Autonomy and heteronomy

Autonomy and heteronomy are complementary attributes of a language variety describing its functional relationship with related varieties. The concepts were introduced by William A. Stewart in 1968, and provide a way of distinguishing a language from a dialect.[1]


A variety is said to be autonomous if it has an independent cultural status. This may occur if the variety is structurally different from all others, a situation Heinz Kloss called abstand.[1][2] Thus language isolates such as Basque are necessarily autonomous.[2] Where several closely related varieties are found together, a standard language is autonomous because it has its own orthography, dictionaries, grammar books and literature.[2] In the terminology of Heinz Kloss, these are the attributes of ausbau, or the elaboration of a language to serve as a literary standard.[2]

A variety is said to be heteronomous with respect to a genetically related standardized variety if speakers read and write the other variety, which they consider the standard form of their speech, and any standardizing changes in their speech are towards that standard.[3] In such cases, the heteronomous variety is said to be dependent on, or oriented towards, the autonomous one. In the terminology of Heinz Kloss, the heteronomous varieties are said to be under the "roof" of the standard variety.[4] For example, the various regional varieties of German (so called "dialects"), such as Alemannic, Austro-Bavarian, Central, Eastern and Northern Hessian, Kölsch, Low German, and more, are heteronomous with respect to Standard German, even though many of them are not mutually intelligible.[5]

Local dialects of the West Germanic continuum are oriented towards either Standard Dutch or Standard German depending on which side of the border they are spoken.[6] Bordering dialects are generally mutually intelligible, despite their orientation to either standardized variety

A dialect continuum may be partitioned by these dependency relationships, which are often determined by extra-linguistic factors. For example, although Germanic varieties spoken on either side of the Dutch–German border are very similar, those spoken in the Netherlands are oriented towards Standard Dutch, whereas those spoken in Germany are oriented towards Standard German.[7]

Within this framework, a language may be defined as an autonomous variety together with all the varieties that are heteronomous with respect to it.[1][8] Stewart noted that an essentially equivalent definition had been stated by Charles A. Ferguson and John J. Gumperz in 1960.[1][9] In these terms, Danish and Norwegian, though mutually intelligible to a large degree, are considered separate languages.[8] Conversely, although the varieties of Chinese are mutually unintelligible and have significant differences in phonology, syntax and vocabulary, they may be viewed as comprising a single language because they are all heteronomous with respect to Standard Chinese.[10] Similarly, a heteronomous variety may be considered a dialect of a language defined in this way.[1]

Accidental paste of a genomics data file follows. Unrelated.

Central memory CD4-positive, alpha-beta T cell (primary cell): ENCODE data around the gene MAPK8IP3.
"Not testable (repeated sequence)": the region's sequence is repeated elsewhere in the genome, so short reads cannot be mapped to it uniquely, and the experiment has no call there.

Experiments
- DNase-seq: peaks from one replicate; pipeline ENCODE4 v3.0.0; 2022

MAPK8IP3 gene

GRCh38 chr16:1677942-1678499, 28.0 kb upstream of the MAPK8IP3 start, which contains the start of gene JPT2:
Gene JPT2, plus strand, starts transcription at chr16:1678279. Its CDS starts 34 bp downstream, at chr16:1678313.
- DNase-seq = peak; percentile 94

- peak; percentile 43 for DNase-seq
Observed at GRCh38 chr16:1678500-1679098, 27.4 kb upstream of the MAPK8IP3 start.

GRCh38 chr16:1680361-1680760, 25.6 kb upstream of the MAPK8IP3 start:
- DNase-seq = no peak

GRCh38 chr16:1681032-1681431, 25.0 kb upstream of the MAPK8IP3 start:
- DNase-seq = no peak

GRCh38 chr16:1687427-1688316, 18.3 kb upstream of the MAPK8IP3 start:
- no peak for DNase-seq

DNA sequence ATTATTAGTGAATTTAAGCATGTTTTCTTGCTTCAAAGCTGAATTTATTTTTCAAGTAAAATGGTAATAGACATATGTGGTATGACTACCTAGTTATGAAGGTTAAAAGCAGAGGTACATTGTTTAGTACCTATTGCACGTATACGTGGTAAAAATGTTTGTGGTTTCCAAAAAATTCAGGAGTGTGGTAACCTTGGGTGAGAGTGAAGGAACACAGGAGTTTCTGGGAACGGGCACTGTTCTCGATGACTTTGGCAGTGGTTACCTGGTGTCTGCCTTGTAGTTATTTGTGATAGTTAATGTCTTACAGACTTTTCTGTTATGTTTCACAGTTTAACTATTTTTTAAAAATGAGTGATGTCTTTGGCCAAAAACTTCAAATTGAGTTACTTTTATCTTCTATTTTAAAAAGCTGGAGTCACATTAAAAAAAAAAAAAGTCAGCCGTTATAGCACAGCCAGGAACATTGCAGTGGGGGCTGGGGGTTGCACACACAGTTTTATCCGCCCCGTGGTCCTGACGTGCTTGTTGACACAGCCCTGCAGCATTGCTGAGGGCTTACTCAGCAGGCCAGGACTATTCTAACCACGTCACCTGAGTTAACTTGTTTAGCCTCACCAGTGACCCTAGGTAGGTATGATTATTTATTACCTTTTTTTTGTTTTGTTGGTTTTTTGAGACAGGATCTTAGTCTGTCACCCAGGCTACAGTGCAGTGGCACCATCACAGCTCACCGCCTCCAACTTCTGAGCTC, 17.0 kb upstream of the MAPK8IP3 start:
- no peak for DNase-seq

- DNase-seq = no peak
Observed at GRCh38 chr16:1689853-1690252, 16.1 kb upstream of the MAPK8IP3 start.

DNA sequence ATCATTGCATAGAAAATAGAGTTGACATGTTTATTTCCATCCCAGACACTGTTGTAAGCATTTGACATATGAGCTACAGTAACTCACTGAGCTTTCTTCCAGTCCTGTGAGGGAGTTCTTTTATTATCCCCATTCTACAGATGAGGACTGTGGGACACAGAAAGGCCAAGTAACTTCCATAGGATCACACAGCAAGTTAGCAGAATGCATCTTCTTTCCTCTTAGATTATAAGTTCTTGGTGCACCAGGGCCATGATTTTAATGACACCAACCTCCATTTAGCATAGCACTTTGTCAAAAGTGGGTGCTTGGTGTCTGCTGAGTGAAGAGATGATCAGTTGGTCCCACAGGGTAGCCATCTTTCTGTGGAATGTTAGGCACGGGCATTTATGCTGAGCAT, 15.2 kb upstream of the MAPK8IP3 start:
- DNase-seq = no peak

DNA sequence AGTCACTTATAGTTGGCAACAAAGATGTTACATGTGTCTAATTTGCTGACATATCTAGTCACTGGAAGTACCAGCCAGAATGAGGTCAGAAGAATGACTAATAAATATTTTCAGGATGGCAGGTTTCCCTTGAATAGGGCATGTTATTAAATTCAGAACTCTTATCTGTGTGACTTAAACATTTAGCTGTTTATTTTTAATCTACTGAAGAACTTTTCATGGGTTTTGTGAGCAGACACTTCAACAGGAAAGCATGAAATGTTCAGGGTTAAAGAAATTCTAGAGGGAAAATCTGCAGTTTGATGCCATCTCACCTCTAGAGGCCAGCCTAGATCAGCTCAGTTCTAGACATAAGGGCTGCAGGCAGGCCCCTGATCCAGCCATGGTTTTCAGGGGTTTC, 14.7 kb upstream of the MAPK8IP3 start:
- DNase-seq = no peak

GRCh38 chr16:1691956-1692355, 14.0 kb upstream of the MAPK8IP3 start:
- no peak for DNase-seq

Change of statusEdit

Autonomy and heteronomy are largely sociopolitical constructs rather than the result of intrinsic linguistic differences, and thus may change over time.[7]

Heteronomous varieties may become dependent on a different standard as a result of social or political changes. For example, the Scanian dialects spoken at the southern tip of Sweden, were considered dialects of Danish when the area was part of the kingdom of Denmark. A few decades after the area was transferred to Sweden, these varieties were generally regarded as dialects of Swedish, although the dialects themselves had not changed.[11]

Efforts to achieve autonomy are often connected with nationalist movements and the establishment of nation states.[12] Examples of varieties that have gained autonomy are Serbian, Croatian and Bosnian from Serbo-Croatian and Afrikaans, which was formerly considered a dialect of Dutch.[13]

Examples of languages that have previously been considered to be autonomous but are now sometimes considered heteronomous are Occitan, sometimes considered a dialect of French, and Low German, occasionally considered to be a dialect of German.[7]

See alsoEdit


Works cited

  • Ammon, Ulrich (2004), "Standard Variety", in Wiegand, Herbert Ernst (ed.), Sociolinguistics: An International Handbook of the Science of Language and Society, vol. 1 (2nd ed.), Berlin: deGruyter, pp. 273–283, ISBN 978-3-11-014189-4.
  • Bisang, Walter (2004), "Dialectology and typology – an integrative perspective", in Kortmann, Bernd (ed.), Dialectology Meets Typology: Dialect Grammar from a Cross-linguistic Perspective, de Gruyter, pp. 11–45, ISBN 978-3-11-017949-1.
  • Chambers, J.K.; Trudgill, Peter (1998), Dialectology (2nd ed.), Cambridge University Press, ISBN 978-0-521-59646-6.
  • Ferguson, Charles A.; Gumperz, John J. (1960), "Introduction", in Ferguson, Charles A.; Gumperz, John J. (eds.), Linguistic Diversity in South Asia: Studies in Regional, Social, and Functional Variation, Indiana University, Research Center in Anthropology, Folklore, and Linguistics, pp. 1–18.
  • Stewart, William A. (1968), "A sociolinguistic typology for describing national multilingualism", in Fishman, Joshua A. (ed.), Readings in the Sociology of Language, De Gruyter, pp. 531–545, doi:10.1515/9783110805376.531, ISBN 978-3-11-080537-6.
  • Trudgill, Peter (1992), "Ausbau sociolinguistics and the perception of language status in contemporary Europe", International Journal of Applied Linguistics, 2 (2): 167–177, doi:10.1111/j.1473-4192.1992.tb00031.x.
  • —— (2004), "Glocalisation and the Ausbau sociolinguistics of modern Europe", in Duszak, A.; Okulska, U. (eds.), Speaking from the margin: Global English from a European perspective, Frankfurt: Peter Lang, pp. 35–49, ISBN 978-0-8204-7328-4.